Eighteen months after being heavily affected by Ondoy and Pepeng in 2009, many residents in poor communities are still struggling due to lack of assets and working capital to restore their livelihood lost to the floods. This is one of the key findings of a qualitative study completed recently by the Institute of Philippine Culture (IPC) based at the Ateneo de Manila University. Using focus group discussions and key informants interviews, the study titled, “The Social Impact of Tropical Storm Ondoy and Typhoon Pepeng: The recovery of communities in Metro Mania and Luzon” probes into the long-term effects of the twin disasters that hit the country in 2009. The study was supported by a trust fund from the Australian Agency for International Development (AusAID) administered by the World Bank. Qualitative research was undertaken in 19 sites, while quantitative data was collected from Southville 5A, Binan, Laguna (“off-city” resettlement site) and Eusébio Bliss, Maybunga, Pasig (“in-city” resettlement site). These communities were selected for the qualitative study based on several criteria including the severity of the storms’ impact and the community’s degree of social cohesion which influences their ability to mobilize resources.
Based on its findings, the SIM study recommends the following strategies for introducing changes in the current practice of disaster preparation, urban and rural reconstruction, and urban renewal (see page 97-101 of report for details of these suggestions):
• Local government units (LGU) are required to put in place a disaster risk reduction and management plan. The NDRRMC could help LGUs in this task by:
o Provide the necessary technical assistance and monitoring system that would enable LGUs to develop plans responsive to local conditions and needs.
o Respond to the need expressed in the communities to participate in disaster prevention and adaptation by extending disaster preparedness training to the household level.
• The SIM highlighted the indispensable role of both the barangay and municipal/city governance units. This role could be strengthened by the following:
o The DSWD could enhance its support for LGUs by improving the MSWDO’s procedures to identify vulnerable groups and their relief and recovery needs.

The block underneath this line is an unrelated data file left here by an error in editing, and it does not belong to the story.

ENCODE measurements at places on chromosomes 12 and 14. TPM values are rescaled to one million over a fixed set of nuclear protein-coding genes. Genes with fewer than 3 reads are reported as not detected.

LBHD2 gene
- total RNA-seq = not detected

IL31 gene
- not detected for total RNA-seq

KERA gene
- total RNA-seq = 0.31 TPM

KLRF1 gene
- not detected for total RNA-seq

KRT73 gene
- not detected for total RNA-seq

o The DILG and the LGUs could help in the institutionalization of disparate community efforts in barangay “clean up programs” by monitoring the implementation of RA 9003 and RA 10121.
o The DILG could ensure that resettlement would not disrupt the poor’s access to basic services by addressing medium- and long-term governance issues in communities which have been administratively re-defined by resettlement.
• The SIM shows flooding and landslide as a recurrent experience in many communities. Agencies tasked to plan for such eventualities could lessen the impact of staying in temporary shelters by:
o Ensuring that spaces in evacuation centers where molestation and physical attacks are known to happen are well-constructed, well-lighted, guarded, or made visible to public view.
o Making projections on the number of evacuees and allocating adequate space for each, if relocation and resettlement are not feasible.
• The SIM shows that communities expect governmental response in the form of sustainable livelihood assistance. However, it also points out that many members of the affected communities are unskilled. TESDA, DOST and DTI could create a market for the products and the skills of the poor by:
o Establishing partnerships between the LGUs/government agencies and the private sector/NGOS by, on the one hand, apprising corporations, groups, and individuals of communities in need and, on the other, bringing knowledge of the market and technological innovation.
• The situation in rural areas and the consequent demand for infrastructure rehabilitation to mitigate and adapt to natural disasters highlights that certain community needs can only be addressed by the national government. The DPWH, DSWD, and the LGUs could support suitable responses by:
o Supporting recovery efforts assistance that are primarily large-scale infrastructure projects aimed at keeping communities safe: seawalls, dikes, dams, ripraps, evacuation centers, and resettlement sites.
o Making information about disaster prone areas in the country accessible to concerned citizens, and in the absence of existing data, conducting a technical study to determine whether in any affected, community relocation and resettlement should be done instead of undertaking infrastructure projects and vice versa.
• The results of the SIM emphasize the advantages of in-city resettlement, even as they also underline the difficulties brought about by its relatively higher amortization rate; the lack of mechanisms that enables government planners and implementers to consider the needs of communities to be resettled; and the inadequacy of the existing information and communication system. The NHA, DSWD, and the LGUs could address these gaps by continuing to:
o Improve the system for apprising prospective resettlement clients of the payment scheme of housing units, the location and facilities available in the resettlement site, and the presence/absence of environmental risks in the site.
o Find ways to provide in-city resettlement options.
o Devise ways to offer more affordable amortization schemes. As confirmed by the survey in Eusebio Bliss, residents in in-city resettlement sites have difficulties in paying the amortization of their units, as these are likely to be the more costly medium- and high-rise buildings.
An online copy of the report is available at: http://www.worldbank.org/en/country/philippines. Printed copies of “The Social Impact of Tropical Storm Ondoy and Typhoon Pepeng” are also available at the Institute of Philippine Culture at a subsidized price of P250 per copy.